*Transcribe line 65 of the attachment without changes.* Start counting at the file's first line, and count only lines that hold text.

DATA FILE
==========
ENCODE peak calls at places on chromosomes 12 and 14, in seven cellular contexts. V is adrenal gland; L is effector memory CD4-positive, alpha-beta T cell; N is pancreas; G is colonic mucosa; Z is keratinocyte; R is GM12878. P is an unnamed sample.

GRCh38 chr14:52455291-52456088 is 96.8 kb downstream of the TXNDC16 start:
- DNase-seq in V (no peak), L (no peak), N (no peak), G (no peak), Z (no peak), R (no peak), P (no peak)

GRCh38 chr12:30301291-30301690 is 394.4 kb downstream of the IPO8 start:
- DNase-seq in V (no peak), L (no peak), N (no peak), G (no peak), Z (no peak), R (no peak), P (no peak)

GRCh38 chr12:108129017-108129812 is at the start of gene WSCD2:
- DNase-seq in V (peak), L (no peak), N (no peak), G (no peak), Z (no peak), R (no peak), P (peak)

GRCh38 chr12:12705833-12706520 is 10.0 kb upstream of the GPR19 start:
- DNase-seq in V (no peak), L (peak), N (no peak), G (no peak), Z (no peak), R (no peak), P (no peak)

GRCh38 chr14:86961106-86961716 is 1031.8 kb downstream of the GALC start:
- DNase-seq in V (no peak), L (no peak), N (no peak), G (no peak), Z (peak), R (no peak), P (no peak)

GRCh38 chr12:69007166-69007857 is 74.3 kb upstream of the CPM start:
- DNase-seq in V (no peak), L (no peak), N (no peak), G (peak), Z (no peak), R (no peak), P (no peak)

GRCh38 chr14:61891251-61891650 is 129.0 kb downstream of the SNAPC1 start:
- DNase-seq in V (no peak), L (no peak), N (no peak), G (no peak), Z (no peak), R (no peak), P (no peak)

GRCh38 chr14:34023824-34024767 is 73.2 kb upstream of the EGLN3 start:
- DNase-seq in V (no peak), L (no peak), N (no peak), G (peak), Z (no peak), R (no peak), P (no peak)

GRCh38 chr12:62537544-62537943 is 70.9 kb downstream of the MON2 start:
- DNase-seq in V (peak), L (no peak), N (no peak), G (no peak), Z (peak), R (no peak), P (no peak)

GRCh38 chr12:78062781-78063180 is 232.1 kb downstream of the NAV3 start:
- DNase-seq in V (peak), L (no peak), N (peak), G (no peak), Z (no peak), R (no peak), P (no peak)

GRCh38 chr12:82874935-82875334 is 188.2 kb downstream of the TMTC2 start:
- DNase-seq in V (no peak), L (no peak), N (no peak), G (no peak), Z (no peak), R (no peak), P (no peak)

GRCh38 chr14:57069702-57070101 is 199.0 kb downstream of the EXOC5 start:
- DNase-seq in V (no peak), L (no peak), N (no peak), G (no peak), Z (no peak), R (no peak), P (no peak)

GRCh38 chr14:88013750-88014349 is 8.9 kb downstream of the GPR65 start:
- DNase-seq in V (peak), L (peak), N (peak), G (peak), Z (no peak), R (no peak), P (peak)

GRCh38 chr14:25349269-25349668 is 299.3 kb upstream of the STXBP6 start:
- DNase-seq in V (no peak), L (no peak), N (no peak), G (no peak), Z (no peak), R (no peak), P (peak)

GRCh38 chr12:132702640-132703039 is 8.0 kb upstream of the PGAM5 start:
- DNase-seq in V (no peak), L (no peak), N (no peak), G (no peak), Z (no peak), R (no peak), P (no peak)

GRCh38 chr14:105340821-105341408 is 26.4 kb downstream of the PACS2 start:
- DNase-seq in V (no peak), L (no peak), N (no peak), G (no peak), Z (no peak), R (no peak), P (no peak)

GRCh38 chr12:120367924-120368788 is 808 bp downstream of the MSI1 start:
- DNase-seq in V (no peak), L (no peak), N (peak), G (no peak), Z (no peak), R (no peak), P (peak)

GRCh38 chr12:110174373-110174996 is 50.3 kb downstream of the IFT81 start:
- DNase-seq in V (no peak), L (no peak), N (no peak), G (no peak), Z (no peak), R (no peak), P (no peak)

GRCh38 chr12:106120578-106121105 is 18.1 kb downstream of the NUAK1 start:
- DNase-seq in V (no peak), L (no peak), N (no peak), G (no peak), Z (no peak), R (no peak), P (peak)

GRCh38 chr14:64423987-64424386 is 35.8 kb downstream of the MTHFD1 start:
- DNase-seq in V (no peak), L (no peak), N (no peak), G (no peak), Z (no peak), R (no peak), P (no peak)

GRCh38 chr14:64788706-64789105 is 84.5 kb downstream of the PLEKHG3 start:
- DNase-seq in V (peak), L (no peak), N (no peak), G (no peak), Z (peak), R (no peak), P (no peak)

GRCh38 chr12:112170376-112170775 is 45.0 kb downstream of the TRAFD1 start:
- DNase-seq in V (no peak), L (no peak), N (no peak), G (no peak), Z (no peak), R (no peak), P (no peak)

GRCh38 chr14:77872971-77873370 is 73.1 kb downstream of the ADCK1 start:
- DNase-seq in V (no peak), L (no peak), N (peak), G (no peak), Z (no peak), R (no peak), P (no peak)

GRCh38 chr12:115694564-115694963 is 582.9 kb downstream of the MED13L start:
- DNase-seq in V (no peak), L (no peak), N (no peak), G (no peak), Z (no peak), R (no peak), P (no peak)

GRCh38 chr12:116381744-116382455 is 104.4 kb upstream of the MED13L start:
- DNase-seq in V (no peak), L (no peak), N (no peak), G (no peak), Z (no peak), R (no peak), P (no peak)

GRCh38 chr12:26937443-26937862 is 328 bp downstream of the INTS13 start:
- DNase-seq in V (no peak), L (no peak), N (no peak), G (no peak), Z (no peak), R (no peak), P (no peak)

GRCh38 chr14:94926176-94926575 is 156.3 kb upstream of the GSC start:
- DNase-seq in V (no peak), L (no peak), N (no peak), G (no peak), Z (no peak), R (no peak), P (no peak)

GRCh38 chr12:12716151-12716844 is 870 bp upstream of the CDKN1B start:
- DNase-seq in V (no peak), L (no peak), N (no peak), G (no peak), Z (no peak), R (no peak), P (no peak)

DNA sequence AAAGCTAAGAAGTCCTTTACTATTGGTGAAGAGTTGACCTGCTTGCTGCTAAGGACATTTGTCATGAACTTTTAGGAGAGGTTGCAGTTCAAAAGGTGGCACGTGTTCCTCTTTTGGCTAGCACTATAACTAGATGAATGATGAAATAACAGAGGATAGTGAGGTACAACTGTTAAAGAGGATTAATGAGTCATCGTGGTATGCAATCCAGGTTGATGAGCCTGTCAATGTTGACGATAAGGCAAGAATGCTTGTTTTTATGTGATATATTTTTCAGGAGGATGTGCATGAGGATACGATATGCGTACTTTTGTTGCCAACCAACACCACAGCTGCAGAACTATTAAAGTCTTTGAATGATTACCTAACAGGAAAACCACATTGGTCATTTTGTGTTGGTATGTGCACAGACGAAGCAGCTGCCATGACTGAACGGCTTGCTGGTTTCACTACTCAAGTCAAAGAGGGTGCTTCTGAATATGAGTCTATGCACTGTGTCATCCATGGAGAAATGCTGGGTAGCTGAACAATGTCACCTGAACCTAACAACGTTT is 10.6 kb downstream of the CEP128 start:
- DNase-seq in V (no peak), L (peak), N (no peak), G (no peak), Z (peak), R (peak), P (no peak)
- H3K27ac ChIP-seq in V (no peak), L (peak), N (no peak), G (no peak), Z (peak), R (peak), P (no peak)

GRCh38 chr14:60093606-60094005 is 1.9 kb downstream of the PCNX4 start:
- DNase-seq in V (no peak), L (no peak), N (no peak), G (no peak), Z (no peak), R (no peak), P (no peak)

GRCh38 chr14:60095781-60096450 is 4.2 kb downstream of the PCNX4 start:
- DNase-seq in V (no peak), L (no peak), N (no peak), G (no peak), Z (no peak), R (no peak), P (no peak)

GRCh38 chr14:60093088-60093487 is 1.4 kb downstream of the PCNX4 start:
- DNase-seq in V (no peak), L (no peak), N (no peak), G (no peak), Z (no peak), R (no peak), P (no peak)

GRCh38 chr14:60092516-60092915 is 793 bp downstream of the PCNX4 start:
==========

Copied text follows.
GRCh38 chr14:60093088-60093487 is 1.4 kb downstream of the PCNX4 start: